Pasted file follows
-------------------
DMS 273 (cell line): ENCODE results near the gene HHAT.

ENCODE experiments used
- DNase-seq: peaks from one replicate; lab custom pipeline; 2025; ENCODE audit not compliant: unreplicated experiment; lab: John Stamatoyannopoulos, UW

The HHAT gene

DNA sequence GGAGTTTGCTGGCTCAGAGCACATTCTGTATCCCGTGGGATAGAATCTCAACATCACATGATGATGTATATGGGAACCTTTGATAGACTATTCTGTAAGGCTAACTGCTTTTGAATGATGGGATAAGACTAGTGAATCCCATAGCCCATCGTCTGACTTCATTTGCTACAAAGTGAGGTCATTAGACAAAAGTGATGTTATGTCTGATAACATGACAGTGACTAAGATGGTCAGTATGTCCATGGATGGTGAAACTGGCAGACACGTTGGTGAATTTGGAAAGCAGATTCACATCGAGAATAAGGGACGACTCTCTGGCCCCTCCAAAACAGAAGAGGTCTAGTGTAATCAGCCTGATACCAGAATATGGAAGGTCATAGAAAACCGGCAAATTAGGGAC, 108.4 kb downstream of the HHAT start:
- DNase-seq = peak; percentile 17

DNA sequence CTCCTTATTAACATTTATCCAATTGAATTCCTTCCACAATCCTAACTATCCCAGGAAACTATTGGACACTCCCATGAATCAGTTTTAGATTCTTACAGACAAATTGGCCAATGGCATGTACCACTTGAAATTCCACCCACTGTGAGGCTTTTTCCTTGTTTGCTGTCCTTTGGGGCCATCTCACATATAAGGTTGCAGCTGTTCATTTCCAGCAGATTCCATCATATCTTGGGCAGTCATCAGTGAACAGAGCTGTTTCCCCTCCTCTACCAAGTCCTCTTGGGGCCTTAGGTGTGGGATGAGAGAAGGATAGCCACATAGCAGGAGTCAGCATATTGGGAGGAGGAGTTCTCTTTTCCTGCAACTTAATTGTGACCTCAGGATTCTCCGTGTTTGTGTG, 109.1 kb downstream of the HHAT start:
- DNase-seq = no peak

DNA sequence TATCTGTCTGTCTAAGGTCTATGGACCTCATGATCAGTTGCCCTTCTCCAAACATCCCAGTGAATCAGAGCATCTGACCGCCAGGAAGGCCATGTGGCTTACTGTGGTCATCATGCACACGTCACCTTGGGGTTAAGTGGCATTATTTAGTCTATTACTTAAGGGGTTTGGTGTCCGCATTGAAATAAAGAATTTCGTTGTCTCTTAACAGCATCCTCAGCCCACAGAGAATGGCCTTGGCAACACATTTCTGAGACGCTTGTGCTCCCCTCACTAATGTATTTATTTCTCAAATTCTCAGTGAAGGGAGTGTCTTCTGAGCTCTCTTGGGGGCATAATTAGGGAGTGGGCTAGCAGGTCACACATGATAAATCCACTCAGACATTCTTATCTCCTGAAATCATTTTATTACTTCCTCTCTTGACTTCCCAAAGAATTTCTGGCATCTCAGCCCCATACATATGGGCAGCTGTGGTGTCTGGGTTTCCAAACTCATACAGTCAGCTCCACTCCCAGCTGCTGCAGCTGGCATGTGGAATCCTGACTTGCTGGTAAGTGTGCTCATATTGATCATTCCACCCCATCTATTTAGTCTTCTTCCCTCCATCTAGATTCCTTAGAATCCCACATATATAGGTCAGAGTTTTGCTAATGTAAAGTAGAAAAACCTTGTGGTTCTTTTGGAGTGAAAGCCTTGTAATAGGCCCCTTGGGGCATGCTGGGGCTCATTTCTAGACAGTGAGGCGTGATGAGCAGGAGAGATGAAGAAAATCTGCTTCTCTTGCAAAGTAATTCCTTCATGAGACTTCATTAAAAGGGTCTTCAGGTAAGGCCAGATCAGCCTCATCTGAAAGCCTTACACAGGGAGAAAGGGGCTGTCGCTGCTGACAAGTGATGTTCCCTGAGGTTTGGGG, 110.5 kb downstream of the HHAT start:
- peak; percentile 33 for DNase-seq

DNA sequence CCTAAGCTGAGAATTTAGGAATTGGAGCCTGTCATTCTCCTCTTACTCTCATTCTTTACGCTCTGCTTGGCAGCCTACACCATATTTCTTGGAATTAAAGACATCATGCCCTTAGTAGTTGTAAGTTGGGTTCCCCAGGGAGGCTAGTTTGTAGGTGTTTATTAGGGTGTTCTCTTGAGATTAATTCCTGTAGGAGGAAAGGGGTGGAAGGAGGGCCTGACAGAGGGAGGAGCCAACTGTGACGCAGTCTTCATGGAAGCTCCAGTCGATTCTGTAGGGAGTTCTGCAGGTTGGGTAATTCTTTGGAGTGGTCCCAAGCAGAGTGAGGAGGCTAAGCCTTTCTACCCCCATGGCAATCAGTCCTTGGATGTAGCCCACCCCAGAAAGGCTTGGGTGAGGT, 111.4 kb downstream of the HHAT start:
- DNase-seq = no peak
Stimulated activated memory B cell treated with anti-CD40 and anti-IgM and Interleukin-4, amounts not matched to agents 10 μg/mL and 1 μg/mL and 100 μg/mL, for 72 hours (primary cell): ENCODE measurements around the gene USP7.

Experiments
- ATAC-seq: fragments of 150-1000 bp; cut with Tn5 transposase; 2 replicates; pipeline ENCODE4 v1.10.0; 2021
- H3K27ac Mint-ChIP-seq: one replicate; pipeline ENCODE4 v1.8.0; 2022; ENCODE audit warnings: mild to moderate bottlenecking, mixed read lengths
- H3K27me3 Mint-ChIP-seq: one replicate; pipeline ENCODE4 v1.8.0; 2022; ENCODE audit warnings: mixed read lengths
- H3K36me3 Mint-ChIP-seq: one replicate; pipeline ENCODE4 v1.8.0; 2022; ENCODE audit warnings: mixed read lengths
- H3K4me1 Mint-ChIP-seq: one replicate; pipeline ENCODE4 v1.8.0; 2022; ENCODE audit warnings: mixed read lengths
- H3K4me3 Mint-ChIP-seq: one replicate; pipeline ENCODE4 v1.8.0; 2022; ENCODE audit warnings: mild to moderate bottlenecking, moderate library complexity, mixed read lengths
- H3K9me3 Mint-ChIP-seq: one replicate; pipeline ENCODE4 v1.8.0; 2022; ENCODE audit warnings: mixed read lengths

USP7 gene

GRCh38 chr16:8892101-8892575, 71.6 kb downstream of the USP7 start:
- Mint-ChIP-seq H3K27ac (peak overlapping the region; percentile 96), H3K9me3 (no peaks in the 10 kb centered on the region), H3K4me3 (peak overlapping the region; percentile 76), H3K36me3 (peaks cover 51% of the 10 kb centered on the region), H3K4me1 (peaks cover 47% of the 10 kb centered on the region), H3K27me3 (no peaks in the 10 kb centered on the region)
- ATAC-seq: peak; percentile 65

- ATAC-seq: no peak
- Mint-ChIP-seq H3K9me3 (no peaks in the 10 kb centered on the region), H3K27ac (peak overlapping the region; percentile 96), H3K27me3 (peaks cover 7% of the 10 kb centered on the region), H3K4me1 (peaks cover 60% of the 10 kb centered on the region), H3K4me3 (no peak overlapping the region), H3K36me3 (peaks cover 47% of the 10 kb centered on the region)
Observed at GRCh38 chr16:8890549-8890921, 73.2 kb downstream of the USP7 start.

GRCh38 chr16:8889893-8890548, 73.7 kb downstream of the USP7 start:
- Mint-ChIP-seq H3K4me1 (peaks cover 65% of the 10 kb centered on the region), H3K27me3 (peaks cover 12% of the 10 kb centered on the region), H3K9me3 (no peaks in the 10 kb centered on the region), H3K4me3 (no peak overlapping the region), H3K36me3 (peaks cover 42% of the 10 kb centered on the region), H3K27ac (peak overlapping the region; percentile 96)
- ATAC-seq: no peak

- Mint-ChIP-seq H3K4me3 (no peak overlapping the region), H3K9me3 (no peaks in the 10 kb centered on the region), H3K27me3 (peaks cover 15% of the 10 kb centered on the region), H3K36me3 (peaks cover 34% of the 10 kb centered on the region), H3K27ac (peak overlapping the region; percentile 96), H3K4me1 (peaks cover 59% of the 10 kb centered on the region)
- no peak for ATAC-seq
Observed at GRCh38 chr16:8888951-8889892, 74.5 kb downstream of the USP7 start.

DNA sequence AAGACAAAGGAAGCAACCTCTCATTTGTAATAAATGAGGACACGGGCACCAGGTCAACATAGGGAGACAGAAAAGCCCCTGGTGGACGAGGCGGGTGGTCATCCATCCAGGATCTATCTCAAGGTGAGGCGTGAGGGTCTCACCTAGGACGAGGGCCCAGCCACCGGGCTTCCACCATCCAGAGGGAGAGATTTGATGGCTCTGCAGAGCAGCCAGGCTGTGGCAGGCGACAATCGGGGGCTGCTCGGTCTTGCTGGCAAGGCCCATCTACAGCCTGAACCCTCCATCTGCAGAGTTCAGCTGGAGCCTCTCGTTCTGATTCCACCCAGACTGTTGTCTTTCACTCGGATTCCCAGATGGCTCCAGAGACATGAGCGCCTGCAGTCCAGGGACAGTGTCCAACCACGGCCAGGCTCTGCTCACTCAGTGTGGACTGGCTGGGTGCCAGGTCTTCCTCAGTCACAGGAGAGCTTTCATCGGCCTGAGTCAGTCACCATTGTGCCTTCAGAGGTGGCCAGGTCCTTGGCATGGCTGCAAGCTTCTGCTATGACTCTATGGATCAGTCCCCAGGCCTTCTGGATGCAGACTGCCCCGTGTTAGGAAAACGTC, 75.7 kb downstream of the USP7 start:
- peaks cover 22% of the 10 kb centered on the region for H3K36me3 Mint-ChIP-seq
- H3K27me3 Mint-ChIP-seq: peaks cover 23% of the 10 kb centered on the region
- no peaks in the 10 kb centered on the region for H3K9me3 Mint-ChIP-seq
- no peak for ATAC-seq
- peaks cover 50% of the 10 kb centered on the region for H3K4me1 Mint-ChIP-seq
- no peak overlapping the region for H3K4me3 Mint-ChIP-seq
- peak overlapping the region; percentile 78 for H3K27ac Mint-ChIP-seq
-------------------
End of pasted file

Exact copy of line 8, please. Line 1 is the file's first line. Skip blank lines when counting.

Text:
- DNase-seq = no peak